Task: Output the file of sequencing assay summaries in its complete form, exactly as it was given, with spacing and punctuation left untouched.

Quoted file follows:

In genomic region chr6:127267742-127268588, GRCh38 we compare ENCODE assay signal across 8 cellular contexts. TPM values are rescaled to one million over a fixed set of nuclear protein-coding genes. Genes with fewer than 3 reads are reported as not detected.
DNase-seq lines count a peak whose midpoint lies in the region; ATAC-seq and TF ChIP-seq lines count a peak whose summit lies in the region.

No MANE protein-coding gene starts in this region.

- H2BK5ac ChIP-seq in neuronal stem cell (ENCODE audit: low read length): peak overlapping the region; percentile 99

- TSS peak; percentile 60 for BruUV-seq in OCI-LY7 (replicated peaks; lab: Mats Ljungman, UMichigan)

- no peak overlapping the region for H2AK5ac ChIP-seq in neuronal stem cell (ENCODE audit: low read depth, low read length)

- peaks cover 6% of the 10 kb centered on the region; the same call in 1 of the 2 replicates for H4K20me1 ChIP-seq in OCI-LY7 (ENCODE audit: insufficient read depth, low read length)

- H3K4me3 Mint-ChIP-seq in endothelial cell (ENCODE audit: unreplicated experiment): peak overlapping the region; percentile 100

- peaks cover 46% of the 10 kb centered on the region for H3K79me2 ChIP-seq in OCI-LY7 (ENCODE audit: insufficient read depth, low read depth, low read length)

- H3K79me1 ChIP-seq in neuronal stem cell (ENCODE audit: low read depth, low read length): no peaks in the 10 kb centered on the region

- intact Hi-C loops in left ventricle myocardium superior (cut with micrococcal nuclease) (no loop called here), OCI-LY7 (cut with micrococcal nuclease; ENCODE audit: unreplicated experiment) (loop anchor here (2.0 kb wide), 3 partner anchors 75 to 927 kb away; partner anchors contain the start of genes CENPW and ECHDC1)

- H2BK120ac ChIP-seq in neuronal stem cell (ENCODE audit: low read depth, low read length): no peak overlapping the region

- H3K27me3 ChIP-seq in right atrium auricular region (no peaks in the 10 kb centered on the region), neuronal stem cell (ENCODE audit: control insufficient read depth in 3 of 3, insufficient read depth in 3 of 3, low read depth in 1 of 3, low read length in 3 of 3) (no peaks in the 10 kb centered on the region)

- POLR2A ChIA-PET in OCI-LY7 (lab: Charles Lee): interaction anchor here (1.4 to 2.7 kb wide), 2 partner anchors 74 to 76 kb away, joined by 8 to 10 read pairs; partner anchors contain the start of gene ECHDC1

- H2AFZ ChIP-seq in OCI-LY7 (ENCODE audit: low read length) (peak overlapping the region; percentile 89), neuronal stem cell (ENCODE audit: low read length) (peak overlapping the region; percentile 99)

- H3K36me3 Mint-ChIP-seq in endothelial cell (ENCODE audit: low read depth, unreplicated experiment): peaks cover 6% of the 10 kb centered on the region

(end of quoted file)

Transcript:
In genomic region chr6:127267742-127268588, GRCh38 we compare ENCODE assay signal across 8 cellular contexts. TPM values are rescaled to one million over a fixed set of nuclear protein-coding genes. Genes with fewer than 3 reads are reported as not detected.
DNase-seq lines count a peak whose midpoint lies in the region; ATAC-seq and TF ChIP-seq lines count a peak whose summit lies in the region.

No MANE protein-coding gene starts in this region.

- H2BK5ac ChIP-seq in neuronal stem cell (ENCODE audit: low read length): peak overlapping the region; percentile 99

- TSS peak; percentile 60 for BruUV-seq in OCI-LY7 (replicated peaks; lab: Mats Ljungman, UMichigan)

- no peak overlapping the region for H2AK5ac ChIP-seq in neuronal stem cell (ENCODE audit: low read depth, low read length)

- peaks cover 6% of the 10 kb centered on the region; the same call in 1 of the 2 replicates for H4K20me1 ChIP-seq in OCI-LY7 (ENCODE audit: insufficient read depth, low read length)

- H3K4me3 Mint-ChIP-seq in endothelial cell (ENCODE audit: unreplicated experiment): peak overlapping the region; percentile 100

- peaks cover 46% of the 10 kb centered on the region for H3K79me2 ChIP-seq in OCI-LY7 (ENCODE audit: insufficient read depth, low read depth, low read length)

- H3K79me1 ChIP-seq in neuronal stem cell (ENCODE audit: low read depth, low read length): no peaks in the 10 kb centered on the region

- intact Hi-C loops in left ventricle myocardium superior (cut with micrococcal nuclease) (no loop called here), OCI-LY7 (cut with micrococcal nuclease; ENCODE audit: unreplicated experiment) (loop anchor here (2.0 kb wide), 3 partner anchors 75 to 927 kb away; partner anchors contain the start of genes CENPW and ECHDC1)

- H2BK120ac ChIP-seq in neuronal stem cell (ENCODE audit: low read depth, low read length): no peak overlapping the region

- H3K27me3 ChIP-seq in right atrium auricular region (no peaks in the 10 kb centered on the region), neuronal stem cell (ENCODE audit: control insufficient read depth in 3 of 3, insufficient read depth in 3 of 3, low read depth in 1 of 3, low read length in 3 of 3) (no peaks in the 10 kb centered on the region)

- POLR2A ChIA-PET in OCI-LY7 (lab: Charles Lee): interaction anchor here (1.4 to 2.7 kb wide), 2 partner anchors 74 to 76 kb away, joined by 8 to 10 read pairs; partner anchors contain the start of gene ECHDC1

- H2AFZ ChIP-seq in OCI-LY7 (ENCODE audit: low read length) (peak overlapping the region; percentile 89), neuronal stem cell (ENCODE audit: low read length) (peak overlapping the region; percentile 99)

- H3K36me3 Mint-ChIP-seq in endothelial cell (ENCODE audit: low read depth, unreplicated experiment): peaks cover 6% of the 10 kb centered on the region